Heavy and mass timber construction is on the rise. How does fire safety factor into the public’s desire for sustainable, natural construction elements, and what should architects be aware of when designing with beautiful, durable, and efficient timber material?
Up to Code
Due to the expanding market for mass timber structures, in 2021 the International Building Code (IBC) added subtypes to their Type IV classification, which encompasses timber construction. The type is now divided into three categories of fire resistance, with varying fire suppression systems required for each:
- Type IV-A is for buildings with all structural elements, internal and external, completely protected with noncombustible protection, such as Type X gypsum board. This is the highest fire resistance level in this type.
- Type IV-B is for buildings with some interior structural elements exposed, but with all concealed spaces and shafts fully protected with noncombustible protection.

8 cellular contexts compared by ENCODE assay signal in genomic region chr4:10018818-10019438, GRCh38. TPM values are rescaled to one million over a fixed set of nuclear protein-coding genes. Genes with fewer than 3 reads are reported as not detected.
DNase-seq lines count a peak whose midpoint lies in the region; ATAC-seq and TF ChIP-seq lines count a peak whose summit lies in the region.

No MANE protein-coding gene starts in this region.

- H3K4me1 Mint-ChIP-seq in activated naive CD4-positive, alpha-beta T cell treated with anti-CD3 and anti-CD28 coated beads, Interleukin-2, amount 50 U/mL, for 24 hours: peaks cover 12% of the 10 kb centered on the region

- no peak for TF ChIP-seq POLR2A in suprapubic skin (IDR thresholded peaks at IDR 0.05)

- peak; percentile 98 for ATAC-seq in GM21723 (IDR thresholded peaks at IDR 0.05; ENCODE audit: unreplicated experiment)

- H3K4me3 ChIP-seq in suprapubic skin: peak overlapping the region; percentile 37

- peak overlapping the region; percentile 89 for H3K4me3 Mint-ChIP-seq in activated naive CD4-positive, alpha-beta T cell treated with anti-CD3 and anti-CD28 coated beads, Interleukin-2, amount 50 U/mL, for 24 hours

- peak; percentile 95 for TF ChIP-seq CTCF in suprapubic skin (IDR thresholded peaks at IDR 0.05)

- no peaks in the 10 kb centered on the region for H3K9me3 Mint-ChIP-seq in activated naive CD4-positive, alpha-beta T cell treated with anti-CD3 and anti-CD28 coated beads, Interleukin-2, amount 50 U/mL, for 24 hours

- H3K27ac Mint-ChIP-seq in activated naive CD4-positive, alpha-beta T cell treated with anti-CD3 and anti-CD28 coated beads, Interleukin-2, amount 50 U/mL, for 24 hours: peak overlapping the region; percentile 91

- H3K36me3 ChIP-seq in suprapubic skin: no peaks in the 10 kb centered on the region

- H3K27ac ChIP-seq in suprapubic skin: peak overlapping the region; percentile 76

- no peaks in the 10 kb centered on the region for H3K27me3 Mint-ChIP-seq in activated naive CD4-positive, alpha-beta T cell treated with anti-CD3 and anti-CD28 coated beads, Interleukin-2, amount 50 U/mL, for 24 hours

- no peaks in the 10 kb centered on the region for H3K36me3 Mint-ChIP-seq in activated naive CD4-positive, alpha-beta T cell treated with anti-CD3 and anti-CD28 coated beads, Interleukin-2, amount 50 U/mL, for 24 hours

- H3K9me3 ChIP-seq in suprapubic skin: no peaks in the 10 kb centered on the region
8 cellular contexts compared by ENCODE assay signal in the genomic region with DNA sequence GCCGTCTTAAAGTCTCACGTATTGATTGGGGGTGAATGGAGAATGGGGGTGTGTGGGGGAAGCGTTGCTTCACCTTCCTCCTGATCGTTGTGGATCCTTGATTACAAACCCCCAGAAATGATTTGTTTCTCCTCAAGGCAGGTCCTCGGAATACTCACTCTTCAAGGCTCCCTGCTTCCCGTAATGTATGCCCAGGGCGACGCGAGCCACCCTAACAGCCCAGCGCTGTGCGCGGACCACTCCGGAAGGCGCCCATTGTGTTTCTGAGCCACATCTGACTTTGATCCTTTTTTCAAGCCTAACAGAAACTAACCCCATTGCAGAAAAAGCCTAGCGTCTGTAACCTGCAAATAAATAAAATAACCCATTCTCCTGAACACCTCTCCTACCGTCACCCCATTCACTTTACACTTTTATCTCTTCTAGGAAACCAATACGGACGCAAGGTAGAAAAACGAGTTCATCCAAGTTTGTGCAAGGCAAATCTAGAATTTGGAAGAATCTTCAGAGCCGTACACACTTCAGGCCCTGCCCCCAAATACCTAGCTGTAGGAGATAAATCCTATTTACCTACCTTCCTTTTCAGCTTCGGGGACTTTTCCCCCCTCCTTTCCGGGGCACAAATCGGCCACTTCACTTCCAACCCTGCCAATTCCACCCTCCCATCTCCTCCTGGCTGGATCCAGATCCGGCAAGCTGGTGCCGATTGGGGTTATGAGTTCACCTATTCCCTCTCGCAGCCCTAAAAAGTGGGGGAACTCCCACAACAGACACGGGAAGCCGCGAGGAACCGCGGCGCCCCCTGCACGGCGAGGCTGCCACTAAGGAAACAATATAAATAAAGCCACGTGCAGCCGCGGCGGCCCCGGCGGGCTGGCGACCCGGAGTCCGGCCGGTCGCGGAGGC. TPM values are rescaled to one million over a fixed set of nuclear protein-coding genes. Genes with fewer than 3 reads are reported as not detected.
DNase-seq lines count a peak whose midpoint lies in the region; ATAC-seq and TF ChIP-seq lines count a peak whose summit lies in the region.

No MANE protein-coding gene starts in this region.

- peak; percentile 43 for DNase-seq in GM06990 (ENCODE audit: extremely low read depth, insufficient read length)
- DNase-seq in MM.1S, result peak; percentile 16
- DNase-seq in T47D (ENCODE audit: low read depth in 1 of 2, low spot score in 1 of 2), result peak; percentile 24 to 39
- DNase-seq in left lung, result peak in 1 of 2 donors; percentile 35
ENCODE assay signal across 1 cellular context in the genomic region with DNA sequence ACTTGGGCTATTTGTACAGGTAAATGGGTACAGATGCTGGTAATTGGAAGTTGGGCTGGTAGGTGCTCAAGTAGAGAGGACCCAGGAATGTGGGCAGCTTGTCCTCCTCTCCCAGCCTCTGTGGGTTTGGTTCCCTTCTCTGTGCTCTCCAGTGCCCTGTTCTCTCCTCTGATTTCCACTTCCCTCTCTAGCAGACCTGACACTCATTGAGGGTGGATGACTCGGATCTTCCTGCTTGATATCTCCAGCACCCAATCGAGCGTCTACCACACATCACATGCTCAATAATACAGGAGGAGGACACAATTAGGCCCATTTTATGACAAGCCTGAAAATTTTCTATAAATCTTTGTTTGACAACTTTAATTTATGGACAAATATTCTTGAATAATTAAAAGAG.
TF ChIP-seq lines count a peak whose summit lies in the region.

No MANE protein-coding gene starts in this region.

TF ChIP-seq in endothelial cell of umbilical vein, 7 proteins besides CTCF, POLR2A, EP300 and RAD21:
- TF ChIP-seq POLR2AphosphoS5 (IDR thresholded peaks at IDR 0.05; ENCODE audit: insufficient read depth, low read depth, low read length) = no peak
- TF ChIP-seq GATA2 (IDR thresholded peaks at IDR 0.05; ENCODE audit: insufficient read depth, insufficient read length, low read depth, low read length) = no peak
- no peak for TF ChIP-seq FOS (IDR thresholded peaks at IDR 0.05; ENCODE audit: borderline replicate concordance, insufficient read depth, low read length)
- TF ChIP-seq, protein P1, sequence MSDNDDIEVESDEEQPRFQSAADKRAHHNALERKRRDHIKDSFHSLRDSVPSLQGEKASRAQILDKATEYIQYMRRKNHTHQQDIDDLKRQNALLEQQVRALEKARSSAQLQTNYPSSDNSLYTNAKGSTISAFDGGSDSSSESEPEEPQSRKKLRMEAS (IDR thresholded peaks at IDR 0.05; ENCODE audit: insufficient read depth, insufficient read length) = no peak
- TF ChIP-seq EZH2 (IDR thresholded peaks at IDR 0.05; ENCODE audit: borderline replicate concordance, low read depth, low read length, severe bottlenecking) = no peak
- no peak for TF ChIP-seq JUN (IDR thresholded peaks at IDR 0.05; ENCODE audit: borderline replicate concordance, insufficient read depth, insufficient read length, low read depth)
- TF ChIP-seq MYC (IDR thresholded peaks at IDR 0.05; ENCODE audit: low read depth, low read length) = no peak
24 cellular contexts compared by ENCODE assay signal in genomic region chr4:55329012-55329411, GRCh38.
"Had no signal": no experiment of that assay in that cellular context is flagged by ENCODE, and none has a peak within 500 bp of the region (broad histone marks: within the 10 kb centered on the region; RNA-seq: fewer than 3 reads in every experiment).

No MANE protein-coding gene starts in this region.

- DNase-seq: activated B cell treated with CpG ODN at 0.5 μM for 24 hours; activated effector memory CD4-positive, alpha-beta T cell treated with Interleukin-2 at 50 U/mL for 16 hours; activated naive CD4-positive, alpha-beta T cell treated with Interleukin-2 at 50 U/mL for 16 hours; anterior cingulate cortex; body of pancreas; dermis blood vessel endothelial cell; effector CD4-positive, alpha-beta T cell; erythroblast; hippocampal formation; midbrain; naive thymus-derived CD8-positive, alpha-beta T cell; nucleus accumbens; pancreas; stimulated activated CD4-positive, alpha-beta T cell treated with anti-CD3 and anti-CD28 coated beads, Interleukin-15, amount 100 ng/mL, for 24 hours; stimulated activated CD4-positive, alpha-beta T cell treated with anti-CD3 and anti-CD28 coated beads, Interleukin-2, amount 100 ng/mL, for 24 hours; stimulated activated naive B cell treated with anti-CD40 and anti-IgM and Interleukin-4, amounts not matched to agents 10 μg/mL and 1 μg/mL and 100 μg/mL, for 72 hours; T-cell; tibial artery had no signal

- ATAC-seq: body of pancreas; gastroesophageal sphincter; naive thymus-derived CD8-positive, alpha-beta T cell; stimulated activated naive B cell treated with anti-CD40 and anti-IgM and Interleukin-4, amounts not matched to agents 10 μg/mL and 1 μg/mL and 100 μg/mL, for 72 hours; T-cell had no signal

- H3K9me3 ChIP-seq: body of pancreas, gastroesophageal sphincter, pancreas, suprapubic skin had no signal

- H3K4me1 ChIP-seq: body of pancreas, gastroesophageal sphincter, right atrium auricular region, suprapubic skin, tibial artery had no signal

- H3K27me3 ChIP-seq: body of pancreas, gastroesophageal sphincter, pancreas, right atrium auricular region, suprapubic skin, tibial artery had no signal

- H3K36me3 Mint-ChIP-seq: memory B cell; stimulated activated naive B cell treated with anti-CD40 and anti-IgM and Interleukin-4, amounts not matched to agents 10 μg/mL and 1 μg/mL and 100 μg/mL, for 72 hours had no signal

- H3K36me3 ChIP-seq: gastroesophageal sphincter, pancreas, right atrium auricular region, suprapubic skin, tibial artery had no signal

- Type IV-C is for buildings with most structural elements left unprotected, relying instead on the inherent fire-resistant nature of the mass timber itself.
The safety of occupants is ultimately the most important aspect of any structure. With the ICC’s updated requirements, they have laid the foundation for mass timber construction to follow strict fire safety rules while also satisfying the public’s demand for safe structures. The Type IV subtypes also affirm that modern mass timber is here to stay, and that it’s a safe, viable alternative to traditional concrete and steel.